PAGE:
One of the biggest gripes I hear in the US about fully electric cars is that they aren’t practical because they don’t have enough range. But, what’s strange about this is, according to the 2001 US Department of Transportation National Household Travel Survey (NHTS), the average person drives their personal vehicle less than 23 miles a day—a number that is more than sufficiently covered by the 100-mile range of most upcoming mass-market electric cars.
So, if the average person drives a quarter of the distance an electric car is capable of going in a given day, why do people still say that they aren’t practical? It certainly isn’t a feeling based in how people actually use their cars. No, it’s more of a feeling based on our obsession with risk aversion—trying to avoid potential problems even if those problems don’t crop up during 95% of the rest of our lives.
In fact, I think it’s crazy that the auto manufacturers who are planning on blitzing the US market with fully electric mass-market cars starting next year—including Nissan, Mitsubishi and Ford—haven’t made this their rallying cry. I’m imagining a slogan like “If you’ve got two cars, make one of them electric” or a “Make One Electric” advertising campaign.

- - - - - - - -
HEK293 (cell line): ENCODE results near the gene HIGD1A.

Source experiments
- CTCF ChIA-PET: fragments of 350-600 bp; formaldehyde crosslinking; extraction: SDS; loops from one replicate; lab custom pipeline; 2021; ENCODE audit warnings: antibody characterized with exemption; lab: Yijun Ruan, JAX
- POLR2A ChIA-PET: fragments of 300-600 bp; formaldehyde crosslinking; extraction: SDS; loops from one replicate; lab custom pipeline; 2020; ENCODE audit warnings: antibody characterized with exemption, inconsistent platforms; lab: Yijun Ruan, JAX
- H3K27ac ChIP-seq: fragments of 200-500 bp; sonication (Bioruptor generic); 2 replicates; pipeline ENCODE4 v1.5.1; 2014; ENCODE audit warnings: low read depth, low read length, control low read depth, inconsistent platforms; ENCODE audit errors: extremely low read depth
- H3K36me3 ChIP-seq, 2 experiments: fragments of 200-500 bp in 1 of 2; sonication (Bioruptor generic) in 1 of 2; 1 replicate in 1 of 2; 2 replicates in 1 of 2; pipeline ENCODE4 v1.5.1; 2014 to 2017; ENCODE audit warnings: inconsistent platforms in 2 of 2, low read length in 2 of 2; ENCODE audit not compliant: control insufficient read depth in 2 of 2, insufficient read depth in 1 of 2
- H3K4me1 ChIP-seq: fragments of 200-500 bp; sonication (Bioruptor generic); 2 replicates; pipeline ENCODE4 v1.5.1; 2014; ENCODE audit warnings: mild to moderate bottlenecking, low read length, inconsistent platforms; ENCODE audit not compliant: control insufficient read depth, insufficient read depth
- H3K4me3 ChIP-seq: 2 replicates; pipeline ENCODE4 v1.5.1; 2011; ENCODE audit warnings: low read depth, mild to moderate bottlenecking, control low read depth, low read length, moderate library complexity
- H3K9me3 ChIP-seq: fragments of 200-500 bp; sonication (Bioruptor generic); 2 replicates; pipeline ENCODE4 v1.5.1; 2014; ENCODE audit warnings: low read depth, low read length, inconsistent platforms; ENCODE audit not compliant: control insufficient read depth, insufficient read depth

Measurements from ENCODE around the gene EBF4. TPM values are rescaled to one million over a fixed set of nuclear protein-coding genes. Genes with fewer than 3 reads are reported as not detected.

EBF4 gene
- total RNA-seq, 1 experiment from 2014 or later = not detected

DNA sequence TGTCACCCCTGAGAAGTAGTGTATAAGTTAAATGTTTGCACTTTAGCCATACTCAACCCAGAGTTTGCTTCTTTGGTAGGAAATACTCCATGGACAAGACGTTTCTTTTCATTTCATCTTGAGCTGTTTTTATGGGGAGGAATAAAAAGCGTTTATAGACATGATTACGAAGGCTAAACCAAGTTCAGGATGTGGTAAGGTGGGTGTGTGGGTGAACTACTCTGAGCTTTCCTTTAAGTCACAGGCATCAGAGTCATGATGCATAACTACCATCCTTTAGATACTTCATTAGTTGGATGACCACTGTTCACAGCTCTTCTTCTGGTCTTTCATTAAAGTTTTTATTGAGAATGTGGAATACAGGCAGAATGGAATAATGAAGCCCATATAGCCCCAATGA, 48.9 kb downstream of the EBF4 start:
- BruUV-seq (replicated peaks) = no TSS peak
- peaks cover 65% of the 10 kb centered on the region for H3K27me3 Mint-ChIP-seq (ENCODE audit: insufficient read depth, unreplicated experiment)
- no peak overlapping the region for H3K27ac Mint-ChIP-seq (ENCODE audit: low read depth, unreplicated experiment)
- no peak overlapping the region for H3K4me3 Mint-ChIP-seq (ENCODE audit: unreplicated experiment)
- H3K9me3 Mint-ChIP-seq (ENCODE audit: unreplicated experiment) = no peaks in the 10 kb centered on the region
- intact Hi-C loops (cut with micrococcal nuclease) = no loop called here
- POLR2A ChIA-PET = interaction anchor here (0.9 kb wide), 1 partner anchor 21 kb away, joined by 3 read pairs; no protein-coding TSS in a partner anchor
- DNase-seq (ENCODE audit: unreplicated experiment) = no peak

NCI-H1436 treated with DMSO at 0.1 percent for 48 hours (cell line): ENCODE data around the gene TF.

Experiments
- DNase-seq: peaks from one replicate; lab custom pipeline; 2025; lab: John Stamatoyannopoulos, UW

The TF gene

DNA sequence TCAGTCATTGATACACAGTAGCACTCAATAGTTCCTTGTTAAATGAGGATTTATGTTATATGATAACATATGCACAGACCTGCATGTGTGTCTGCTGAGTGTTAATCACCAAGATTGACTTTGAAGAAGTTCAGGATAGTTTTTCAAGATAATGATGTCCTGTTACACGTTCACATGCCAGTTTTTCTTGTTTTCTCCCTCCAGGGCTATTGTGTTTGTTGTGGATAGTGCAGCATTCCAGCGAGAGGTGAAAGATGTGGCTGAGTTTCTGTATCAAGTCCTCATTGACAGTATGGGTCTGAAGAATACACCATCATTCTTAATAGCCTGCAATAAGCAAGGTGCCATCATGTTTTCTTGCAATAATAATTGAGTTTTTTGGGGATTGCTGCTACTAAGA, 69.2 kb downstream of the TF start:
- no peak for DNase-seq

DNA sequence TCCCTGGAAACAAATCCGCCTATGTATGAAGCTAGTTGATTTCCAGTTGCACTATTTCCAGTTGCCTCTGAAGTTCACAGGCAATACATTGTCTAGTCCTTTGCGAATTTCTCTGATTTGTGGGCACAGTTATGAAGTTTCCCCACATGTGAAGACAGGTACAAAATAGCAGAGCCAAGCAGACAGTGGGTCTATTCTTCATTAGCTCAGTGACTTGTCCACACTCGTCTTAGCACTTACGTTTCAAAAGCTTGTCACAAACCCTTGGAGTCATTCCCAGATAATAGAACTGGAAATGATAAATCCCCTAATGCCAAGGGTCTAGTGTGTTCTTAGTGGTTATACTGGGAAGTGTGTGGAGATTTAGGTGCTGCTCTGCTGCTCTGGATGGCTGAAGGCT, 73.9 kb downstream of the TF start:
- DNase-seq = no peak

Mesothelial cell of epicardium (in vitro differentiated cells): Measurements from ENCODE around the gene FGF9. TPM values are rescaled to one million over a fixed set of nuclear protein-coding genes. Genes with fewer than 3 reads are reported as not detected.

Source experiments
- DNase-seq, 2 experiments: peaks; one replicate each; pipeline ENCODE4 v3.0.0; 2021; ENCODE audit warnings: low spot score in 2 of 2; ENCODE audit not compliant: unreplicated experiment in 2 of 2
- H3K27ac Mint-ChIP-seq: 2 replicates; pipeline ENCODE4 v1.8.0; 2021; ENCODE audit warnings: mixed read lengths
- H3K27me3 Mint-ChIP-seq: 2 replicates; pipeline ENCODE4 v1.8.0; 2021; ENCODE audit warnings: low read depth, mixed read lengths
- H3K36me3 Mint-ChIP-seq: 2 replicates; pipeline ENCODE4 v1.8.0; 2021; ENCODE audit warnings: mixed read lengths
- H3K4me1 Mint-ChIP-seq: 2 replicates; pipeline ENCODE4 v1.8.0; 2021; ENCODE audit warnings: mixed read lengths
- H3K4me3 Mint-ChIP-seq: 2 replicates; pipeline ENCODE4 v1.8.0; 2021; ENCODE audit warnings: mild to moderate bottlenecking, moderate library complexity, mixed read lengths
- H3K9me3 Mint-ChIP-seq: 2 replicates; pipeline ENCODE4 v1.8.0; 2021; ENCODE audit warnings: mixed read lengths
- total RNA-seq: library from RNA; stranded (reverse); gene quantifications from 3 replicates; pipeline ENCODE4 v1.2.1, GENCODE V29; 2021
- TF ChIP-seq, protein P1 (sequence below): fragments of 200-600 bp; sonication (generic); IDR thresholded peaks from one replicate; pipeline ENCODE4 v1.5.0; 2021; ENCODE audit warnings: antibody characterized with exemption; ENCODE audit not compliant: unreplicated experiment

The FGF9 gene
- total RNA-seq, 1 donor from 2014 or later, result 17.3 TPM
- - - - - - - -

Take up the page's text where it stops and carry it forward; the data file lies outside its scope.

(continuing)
For a two car family—in lieu of robust and reliable public transit—having one electric car seems like the most practical transportation solution possible. It’s a veritable goldmine. From reduced energy costs to saved trips to the shop for regular maintenance to the environment, it’s a slew of benefits that I can’t imagine passing up.
And there are lots of two-car households out there. According to the 2001 NHTS, 92% of all US households have vehicles. Of those households, the majority have more than one vehicle. In fact, for the first time ever, the 2001 NHTS found that US households had more vehicles than drivers. If your home has more vehicles than drivers and you’re not considering buying an electric car to replace one of them, I implore you to think again.